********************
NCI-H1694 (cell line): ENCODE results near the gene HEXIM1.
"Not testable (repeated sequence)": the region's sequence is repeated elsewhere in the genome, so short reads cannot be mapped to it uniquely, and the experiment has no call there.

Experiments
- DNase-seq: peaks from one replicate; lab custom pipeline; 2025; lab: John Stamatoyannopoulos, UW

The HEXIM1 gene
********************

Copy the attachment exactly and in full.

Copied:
NCI-H1694 (cell line): ENCODE results near the gene HEXIM1.
"Not testable (repeated sequence)": the region's sequence is repeated elsewhere in the genome, so short reads cannot be mapped to it uniquely, and the experiment has no call there.

Experiments
- DNase-seq: peaks from one replicate; lab custom pipeline; 2025; lab: John Stamatoyannopoulos, UW

The HEXIM1 gene